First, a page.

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Common Mistakes for Panama Corporations

Many firms claim to offer things they can't reasonably provide.  Because of this, we have clients that have dealt with other firms in opening Panama corporations and bank accounts, and subsequently come to us looking for help out of a bad situation.  For these clients, we offer what we like to informally call our "offshore janitorial services".  To put it bluntly, we clean up other people's mess.  Here is a case study that everyone in our office tells whenever we're asked to describe how offshore can go wrong:

You (Don't) Get What You Pay For

A European client whose name doesn't need to get any more public contacted us through Skype about our virtual office services.  He used a fake name and an IP address that was supposedly in the US.  As we chatted, he told us that he had already incorporated anonymously in Panama a few months ago with a well-known, local legal services company.  The price he paid didn't shock us, but it was much more than necessary for the basic services he had obtained, and in a moment, the value of these services will seem even lower.  He had originally intended to continue working with them, but apart from the fact that they didn't advertise any virtual office services on their site, they hadn't been responding to his emails lately.

When he told us the name of his Panama corporation, one of our senior partners did a routine check on the government's website.  We noticed that the officers of the corporation were all under a distinctly non-Latin name, which although not uncommon, still prompted us to make sure these directors were in fact Nominees.  He assured us his corporation was anonymous, and he seemed very vested in maintaining his privacy (as evidenced by his use of an alias and an IP address scrambler).

Just to make sure, we sent him the link and asked him if he recognized the name listed as the President, Secretary, and Treasurer.

We think you know where this is going.  He didn't have to tell us whose name it was, because gauging his reaction, it was clear to us that he was not too happy about paying extra for nominee directors only to have his name as the President, Secretary and Treasurer of his "anonymous" corporation.  In other words, his personal info was readily available for anyone with an internet connection to see on the government's Public Registry website.  (Find out why this is a bad idea and how it can be avoided)

At this point, we made sure he kept his cool and didn't blow his lid off at his old firm, so we were luckily able to solve the problem by opening another corporation for him with real nominee directors.  He had a 2nd useless corporation to deal with, but at least he caught it before it was too late.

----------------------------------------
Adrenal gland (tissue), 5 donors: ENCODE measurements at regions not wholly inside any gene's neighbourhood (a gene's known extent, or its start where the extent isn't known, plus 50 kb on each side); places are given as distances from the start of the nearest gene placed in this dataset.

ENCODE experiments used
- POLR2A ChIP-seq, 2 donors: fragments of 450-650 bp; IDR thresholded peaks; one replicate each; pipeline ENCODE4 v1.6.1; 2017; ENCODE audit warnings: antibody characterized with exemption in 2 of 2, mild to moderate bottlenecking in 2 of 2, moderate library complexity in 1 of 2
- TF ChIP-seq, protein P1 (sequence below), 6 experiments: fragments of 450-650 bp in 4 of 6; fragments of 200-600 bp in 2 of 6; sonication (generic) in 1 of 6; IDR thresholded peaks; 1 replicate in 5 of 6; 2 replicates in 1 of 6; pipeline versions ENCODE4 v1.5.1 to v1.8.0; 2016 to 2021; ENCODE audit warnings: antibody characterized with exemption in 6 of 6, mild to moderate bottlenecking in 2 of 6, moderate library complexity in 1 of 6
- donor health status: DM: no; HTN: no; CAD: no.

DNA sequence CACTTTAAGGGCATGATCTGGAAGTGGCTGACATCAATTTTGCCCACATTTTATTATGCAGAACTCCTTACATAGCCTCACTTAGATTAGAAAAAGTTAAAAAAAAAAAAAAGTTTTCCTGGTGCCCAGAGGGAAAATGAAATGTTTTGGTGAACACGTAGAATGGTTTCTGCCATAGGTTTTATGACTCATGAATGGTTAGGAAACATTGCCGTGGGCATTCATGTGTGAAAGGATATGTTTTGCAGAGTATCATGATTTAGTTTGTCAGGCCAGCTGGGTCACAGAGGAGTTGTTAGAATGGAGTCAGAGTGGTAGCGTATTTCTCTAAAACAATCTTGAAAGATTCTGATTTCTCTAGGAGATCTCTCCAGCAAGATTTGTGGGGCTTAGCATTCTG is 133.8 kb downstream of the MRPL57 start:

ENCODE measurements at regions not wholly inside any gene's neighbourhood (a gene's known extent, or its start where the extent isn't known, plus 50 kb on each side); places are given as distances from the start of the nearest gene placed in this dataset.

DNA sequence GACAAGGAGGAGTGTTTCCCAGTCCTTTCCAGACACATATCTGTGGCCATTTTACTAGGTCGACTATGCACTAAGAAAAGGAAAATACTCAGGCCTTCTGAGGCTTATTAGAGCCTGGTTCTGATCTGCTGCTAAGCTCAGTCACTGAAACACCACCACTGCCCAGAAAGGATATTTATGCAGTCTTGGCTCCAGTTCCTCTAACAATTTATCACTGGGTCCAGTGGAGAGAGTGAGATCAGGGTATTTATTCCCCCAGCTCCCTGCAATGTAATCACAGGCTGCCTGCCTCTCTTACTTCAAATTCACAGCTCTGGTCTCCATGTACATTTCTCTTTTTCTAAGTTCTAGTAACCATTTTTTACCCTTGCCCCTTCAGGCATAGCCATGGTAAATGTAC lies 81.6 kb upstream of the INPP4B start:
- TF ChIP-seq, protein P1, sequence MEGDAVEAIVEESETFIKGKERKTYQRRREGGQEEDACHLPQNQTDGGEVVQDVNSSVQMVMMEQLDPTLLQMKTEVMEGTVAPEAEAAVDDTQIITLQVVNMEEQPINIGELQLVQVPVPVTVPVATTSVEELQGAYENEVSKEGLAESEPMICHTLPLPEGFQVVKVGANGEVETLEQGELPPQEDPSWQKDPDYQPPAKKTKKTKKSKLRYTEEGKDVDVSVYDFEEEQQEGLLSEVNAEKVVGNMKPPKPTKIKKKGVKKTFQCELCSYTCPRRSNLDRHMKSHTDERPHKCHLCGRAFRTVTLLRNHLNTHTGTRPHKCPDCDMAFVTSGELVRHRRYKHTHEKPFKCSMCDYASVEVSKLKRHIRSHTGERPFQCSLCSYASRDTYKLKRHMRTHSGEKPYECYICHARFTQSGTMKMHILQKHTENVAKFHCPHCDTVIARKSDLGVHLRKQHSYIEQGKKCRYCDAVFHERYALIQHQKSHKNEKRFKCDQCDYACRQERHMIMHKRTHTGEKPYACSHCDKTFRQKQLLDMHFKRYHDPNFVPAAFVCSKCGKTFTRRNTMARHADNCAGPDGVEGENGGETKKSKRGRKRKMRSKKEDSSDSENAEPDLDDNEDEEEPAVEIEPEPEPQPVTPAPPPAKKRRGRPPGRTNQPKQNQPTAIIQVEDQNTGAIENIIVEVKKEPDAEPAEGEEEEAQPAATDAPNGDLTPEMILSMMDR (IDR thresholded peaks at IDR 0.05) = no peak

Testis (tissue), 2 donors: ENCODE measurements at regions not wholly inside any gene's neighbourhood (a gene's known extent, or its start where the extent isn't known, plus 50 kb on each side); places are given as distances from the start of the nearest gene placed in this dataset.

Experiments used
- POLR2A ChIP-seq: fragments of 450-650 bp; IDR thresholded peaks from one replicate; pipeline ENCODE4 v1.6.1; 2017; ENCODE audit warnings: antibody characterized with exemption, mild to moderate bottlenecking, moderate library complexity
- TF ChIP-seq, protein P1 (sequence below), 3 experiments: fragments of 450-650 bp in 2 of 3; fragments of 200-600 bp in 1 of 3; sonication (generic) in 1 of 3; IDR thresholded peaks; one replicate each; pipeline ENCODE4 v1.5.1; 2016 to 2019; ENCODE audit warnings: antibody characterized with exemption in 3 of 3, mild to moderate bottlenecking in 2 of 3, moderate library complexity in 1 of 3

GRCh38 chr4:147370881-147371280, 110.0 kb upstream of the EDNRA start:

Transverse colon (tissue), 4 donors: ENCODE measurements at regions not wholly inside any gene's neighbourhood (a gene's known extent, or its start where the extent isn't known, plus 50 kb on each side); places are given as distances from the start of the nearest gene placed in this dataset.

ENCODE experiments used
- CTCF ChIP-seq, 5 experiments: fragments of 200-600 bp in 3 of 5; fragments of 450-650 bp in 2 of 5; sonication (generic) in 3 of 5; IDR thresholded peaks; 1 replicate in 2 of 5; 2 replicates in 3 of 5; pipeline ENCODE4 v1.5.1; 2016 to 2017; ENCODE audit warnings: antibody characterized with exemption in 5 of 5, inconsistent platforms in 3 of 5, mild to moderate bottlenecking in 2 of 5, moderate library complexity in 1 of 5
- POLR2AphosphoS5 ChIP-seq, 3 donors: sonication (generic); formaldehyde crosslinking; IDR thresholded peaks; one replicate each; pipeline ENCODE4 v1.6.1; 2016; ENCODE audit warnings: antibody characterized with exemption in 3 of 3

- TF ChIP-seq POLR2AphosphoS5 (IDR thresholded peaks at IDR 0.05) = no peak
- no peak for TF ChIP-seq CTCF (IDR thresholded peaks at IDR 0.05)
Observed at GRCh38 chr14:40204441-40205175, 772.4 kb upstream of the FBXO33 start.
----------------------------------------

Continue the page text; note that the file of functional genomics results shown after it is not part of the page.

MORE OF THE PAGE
But, had he exploded and attacked his lawyers for improperly opening the old corporation, things might have gone differently.  This brings us to the second stage of offshore-gone wrong:

Getting It From the (Worst) Source

We remember hearing stories about the best conmen, guys that would get their angry clients storming into their office, demanding a refund, and walking out with a grin on their face and their wallet even lighter.  Although we admire the technique of being able to get someone to kiss the ass that shits on them, we don't believe in it as a business model and Offshore Worldwide does everything in its power to make sure that potential clients do not get wrapped up in a web of misfortune.  This is not to say that anyone who gets caught in that web is stupid or naïve; many times there is simply no other choice than to buy your way out of the problem to avoid a confrontation that could leave you even more exposed.

Such would have been the case with the European man we spoke of earlier.  Had he gone back to his old firm, they would have gotten deeper into his pocket for more money to "fix the error" that they made in the first place.  We will give this situation the benefit of the doubt and say it wasn't on purpose, but we have seen cases in the past where purposeful errors are passed off as "miscommunications" that then cost thousands of dollars to remedy.  He's lucky he didn't go for the 1 day bank account service, because then he surely would've had no choice but to play by their rules.